What kind of things get you excited about an instrument?

Meat and potatoes stuff. Things that can only be done on that particular instrument, whatever it is. For synths, it’s big, buzzy basses, glossy Prince/Morris Day synth stabs, and pads with that perfect attack and release that just sing. Or the singular sound of a clav that gets to the Herbie or Stevie tunes so many of us grew up with. Or a piano that plays evenly and honestly across the dynamic range.

When you get a musical idea how do you go about developing it? Can you give us an example?

The most important thing about a musical idea is not to be too precious. Work at it, push and pull at it, edit until it’s the perfect distillation of that thing. Don’t be afraid to ditch it, or don’t be above coming back to it after some time to see if you hear it differently.

On the song “Gone Under,” co-written with my wife Shayna Steele, inspiration came from time spent in Lizz Wright’s band. She has this beautiful balance of peace and urgency in her singing and writing, so we wrote with that in mind. It started with a simple right-hand part that could work on piano or guitar, then started changing bass notes underneath. The chorus needed to be different, but not necessarily more or less complicated. Once Shayna came up with the melody and lyrics, the rest of the song just kinda presented itself. Then a bridge/outro grew from there. That part of the song has ended up serving as a point where the band could really expand or contract dynamically depending on the night. None of that process was too technical or math-y. We wanted the whole thing to be grounded and simple.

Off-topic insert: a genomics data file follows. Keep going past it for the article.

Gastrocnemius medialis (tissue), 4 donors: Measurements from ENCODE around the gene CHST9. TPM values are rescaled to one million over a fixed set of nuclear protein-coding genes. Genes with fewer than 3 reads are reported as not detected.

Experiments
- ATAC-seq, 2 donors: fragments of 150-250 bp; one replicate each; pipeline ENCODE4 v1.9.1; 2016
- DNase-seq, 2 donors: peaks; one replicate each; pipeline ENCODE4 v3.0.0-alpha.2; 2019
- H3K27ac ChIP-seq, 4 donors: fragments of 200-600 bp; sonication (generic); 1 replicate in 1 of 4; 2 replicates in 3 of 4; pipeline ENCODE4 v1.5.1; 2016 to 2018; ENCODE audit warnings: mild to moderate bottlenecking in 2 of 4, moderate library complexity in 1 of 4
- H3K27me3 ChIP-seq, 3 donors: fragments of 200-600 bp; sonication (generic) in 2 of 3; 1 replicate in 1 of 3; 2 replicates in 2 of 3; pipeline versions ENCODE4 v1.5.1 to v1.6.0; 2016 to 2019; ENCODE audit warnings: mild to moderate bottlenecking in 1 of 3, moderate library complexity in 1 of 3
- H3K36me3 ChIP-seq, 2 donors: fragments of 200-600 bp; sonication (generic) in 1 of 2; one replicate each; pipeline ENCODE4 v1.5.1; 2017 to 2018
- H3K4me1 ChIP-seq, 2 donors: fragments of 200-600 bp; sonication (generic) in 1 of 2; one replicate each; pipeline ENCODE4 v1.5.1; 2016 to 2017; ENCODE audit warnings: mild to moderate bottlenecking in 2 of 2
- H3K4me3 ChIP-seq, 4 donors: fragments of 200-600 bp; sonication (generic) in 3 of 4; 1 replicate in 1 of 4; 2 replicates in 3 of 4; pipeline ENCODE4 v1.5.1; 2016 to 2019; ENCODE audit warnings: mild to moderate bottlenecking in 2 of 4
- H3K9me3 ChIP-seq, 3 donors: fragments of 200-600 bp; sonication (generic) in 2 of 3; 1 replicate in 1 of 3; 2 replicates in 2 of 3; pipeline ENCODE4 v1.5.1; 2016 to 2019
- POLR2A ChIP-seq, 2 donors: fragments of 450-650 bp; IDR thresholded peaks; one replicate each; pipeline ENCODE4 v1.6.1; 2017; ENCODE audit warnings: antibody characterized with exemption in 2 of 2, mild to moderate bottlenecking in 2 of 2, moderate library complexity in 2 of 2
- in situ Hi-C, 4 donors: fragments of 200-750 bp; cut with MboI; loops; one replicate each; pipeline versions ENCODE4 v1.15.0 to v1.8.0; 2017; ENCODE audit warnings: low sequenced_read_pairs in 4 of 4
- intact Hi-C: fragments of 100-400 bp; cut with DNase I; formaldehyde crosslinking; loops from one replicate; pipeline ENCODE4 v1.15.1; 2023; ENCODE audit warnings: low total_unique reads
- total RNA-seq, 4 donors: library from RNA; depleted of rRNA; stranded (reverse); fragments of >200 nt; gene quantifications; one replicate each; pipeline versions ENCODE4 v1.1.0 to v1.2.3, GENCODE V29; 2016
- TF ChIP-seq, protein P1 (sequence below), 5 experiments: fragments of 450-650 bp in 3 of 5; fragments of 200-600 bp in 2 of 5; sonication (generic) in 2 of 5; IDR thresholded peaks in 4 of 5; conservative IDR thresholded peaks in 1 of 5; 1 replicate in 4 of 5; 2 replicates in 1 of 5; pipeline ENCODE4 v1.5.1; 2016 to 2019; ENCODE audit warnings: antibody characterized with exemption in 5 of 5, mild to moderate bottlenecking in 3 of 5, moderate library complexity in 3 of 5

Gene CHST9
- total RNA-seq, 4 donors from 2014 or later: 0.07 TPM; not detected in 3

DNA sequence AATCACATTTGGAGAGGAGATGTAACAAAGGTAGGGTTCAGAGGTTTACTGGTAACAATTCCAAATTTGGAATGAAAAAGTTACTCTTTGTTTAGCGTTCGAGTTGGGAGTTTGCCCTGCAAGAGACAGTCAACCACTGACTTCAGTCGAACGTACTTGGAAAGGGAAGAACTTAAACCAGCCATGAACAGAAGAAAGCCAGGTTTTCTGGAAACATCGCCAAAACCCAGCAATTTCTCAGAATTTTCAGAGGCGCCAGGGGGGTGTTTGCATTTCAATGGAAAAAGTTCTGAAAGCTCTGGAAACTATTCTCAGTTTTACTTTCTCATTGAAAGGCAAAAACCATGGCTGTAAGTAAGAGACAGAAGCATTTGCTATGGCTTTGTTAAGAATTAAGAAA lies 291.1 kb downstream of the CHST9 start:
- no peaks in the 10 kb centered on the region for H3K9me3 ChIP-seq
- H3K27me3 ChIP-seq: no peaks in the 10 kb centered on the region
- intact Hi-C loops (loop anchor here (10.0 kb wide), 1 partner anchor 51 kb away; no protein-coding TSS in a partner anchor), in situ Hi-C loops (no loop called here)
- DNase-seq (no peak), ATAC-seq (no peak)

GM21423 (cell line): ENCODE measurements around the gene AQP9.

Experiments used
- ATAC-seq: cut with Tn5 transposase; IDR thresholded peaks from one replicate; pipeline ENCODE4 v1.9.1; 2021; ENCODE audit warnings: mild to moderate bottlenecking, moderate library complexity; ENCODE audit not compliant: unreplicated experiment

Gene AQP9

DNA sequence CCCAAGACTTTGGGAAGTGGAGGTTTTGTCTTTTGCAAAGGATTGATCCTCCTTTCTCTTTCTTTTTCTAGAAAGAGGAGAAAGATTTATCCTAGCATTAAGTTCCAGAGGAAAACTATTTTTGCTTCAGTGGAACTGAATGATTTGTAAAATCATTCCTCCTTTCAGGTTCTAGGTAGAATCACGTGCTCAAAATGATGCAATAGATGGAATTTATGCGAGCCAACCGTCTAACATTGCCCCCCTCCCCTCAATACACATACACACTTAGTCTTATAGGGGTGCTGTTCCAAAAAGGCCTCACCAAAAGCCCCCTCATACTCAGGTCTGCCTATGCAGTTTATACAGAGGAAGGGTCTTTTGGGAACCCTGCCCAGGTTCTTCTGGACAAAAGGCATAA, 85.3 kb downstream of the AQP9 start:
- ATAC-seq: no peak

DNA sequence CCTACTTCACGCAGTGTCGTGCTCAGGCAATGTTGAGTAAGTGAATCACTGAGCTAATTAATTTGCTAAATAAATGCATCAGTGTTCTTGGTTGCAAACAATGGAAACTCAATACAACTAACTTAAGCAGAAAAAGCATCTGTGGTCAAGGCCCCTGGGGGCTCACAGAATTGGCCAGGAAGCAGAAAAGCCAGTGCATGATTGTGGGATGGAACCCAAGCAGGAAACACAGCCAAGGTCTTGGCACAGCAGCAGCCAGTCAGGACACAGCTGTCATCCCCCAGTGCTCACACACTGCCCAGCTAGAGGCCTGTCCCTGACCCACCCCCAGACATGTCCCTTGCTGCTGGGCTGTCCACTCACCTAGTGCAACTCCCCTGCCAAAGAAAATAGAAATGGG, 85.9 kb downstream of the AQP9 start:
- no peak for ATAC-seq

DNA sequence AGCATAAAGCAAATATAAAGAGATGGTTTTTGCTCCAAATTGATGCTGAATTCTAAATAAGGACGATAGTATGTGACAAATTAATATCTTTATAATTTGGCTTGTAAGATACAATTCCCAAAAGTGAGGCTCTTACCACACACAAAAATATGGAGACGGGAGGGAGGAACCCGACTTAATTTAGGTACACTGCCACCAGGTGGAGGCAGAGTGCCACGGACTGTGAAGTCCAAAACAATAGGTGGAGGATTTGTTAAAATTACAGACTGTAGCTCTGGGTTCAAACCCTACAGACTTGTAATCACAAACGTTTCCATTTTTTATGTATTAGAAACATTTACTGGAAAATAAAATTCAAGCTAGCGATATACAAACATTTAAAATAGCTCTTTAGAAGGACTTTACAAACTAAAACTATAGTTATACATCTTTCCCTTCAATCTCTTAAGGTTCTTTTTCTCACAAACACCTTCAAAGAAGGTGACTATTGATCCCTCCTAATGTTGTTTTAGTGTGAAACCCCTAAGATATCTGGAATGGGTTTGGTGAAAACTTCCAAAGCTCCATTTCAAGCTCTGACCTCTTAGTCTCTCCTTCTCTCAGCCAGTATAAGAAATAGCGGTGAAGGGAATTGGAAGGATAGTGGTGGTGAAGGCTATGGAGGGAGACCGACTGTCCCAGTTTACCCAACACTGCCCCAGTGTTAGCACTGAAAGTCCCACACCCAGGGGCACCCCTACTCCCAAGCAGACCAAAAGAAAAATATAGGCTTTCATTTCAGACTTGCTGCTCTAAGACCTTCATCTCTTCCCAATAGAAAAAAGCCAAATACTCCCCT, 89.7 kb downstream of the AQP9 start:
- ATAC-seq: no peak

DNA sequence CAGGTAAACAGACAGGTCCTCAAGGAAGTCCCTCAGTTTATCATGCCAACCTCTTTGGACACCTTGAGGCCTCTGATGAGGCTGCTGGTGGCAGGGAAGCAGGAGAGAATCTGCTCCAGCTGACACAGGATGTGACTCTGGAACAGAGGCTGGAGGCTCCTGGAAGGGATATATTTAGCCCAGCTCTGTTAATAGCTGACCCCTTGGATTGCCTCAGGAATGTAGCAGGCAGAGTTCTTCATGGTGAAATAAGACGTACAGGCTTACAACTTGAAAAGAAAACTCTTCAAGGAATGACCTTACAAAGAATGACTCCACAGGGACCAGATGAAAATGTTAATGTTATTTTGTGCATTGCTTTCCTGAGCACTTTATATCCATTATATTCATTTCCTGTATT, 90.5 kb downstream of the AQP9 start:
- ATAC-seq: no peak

Do you have certain musical ideals? Certain things that you strive for?

I’ve always tried to be conscious of developing my own sound, whether in composing, improvising, or accompanying. I’m still a ways off, but constantly trying to chip away at it. As far as interacting with other musicians across any of the different scenes out there, above all I want to be respected by the people I respect.